Notre Dame seniors react to change in commencement speaker
In a change that pleased many Notre Dame seniors, Rev. Ray Hammond will deliver the 169th Commencement address instead of Lord Christopher Patten, the chancellor of the University of Oxford and chair of the BBC Trust, the University announced in a press release May 1.
Hammond, a Philadelphia native, founded Bethel African Methodist Episcopal Church in Boston. He entered Harvard College at age 15, graduated with a bachelor’s degree at 19 and earned his medical degree at 23, according to the press release.
Senior Lucy Smith said she thought Hammond would be a better speaker than Patten would have been.
“Originally the speaker, Christopher Patten, sounded cool but entirely not relatable to a good portion of our student body,” Smith said. “He was a wealthy, Catholic, British man who had a sparkly resume of success and power, but was also very old and past his prime.
“When the news came out, no one really cared. However, when they announced the new speaker, Ray Hammond, there was a shift in campus-wide support.”
Smith said Hammond’s experience using his “brilliance” to graduate at a young age from Harvard and serving his community through hands-on work would allow him to speak about issues relevant and significant to the graduating class.
“He has done work with the people of Boston to end gang violence,” she said. “That’s pretty darn cool, and applicable to many people in our class.
“While Lord Patten is accomplished, Reverend Hammond is doing the work of God in the streets. He actively goes into the streets and tries to help people in need, people who are avoided by most.
“He recognizes the importance of the dignity of each human person, and I think our class could use and would love to hear and be inspired by that sort of spirit before we go out into the real world. While he might not be the premier Catholic man in England, Rev. Hammond is spreading the love of God through action to those who need it. That is the sort of message I want to hear.”
Senior Ben Finan said Patten spoke two years ago in Geddes Hall about Oxford and his time as the last British governor of Hong Kong. Finan said he regretted Patten could not attend but looked forward to hearing Hammond speak.
“Although I am sad to see Lord Patten fall ill and become unable to make it after I heard him speak two years ago, Ray Hammond seems to be a fantastic replacement,” Finan said. “As an incredibly accomplished man—both a medical doctor and a preacher, he is an inspiration to our rising generation.
“I hope that Rev. Dr. Hammond will discuss what drove him to such revolutionary ideals, as well as offering some level of advice on what remains to be accomplished.”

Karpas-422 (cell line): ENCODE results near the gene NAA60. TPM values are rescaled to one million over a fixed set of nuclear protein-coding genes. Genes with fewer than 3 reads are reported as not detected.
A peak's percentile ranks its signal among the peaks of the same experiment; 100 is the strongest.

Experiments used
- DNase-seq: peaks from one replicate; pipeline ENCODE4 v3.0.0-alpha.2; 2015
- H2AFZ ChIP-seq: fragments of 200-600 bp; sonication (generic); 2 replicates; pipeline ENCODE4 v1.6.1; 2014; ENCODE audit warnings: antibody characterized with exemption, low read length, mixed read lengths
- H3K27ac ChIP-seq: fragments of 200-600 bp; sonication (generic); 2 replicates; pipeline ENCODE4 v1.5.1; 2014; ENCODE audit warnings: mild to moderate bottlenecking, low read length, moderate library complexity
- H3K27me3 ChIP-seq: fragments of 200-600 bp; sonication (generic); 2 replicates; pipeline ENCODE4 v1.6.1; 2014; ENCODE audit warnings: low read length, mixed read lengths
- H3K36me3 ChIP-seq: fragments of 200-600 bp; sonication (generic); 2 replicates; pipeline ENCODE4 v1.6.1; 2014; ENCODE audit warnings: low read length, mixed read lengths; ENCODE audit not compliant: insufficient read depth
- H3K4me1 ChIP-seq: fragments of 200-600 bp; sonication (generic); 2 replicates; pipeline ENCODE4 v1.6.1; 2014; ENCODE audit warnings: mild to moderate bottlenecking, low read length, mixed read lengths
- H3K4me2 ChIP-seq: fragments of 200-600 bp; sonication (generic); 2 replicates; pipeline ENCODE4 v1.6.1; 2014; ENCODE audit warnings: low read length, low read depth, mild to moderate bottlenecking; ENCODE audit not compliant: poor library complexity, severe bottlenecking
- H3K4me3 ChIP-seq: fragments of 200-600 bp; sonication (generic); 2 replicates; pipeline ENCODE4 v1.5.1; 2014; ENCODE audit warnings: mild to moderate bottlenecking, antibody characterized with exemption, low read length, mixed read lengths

Senior Antoinette Pusateri, a biology and theology double major, said Hammond’s experience between medicine and faith-based ministry particularly interested her.
“As a doctor-to-be myself, I am excited to hear Dr. Hammond speak of how his medical career, but moreover, his Christian faith, informs the way he lives his life,” she said. “But surely his advice will transcend all majors, and remind us of our mission as Notre Dame alumni to heal, unify, and enlighten the world around us according to our abilities.”
The University announced in March that Hammond will receive an honorary degree in humane letters at this year’s Commencement ceremony. Patten canceled his speech at Notre Dame, as well as several other engagements, for health reasons, vice president for public affairs and communications Paul Browne told The Observer.
“We are disappointed that Lord Patten will be unable to join us and will keep him in our prayers,” University President Fr. John Jenkins said in the press release. “At the same time, we are delighted and grateful that Rev. Ray Hammond has accepted our invitation to address the class of 2014.
“His life’s story and work are an inspiration, and I know he will provide our graduates with a powerful address.”
Browne said Jenkins’ personal interactions with Hammond played a role in the decision.
“Fr. John had met [Hammond] personally and was impressed with his spiritual demeanor as well as his life’s accomplishments and thought he would deliver a powerful message to the students,” Browne said.
Hammond worked as a doctor before turning to ministry in 1976 and earned a Master of Arts degree in the Study of Religion (Christian and Medical Ethics) at Harvard Graduate School of Arts and Sciences in 1982, the release said.
Hammond served as the former chair of the Boston Foundation and founder and chairman of the Ten Point Coalition, which the release described as “an ecumenical group of Christian clergy and lay leaders behind Boston’s successful efforts to quell gang violence in the 1990s.”
He also has served as executive director of Bethel’s Generation Excel program, executive committee member of the Black Ministerial Alliance, chair of the Boston Opportunity Agenda and a member of the Strategy Team for the Greater Boston Interfaith Organization, the release said. Beyond that, he is a trustee of the Yawkey Foundation, the Isabella Stewart Gardner Museum, the John F. Kennedy Library Foundation and the Math and Technology Charter High School.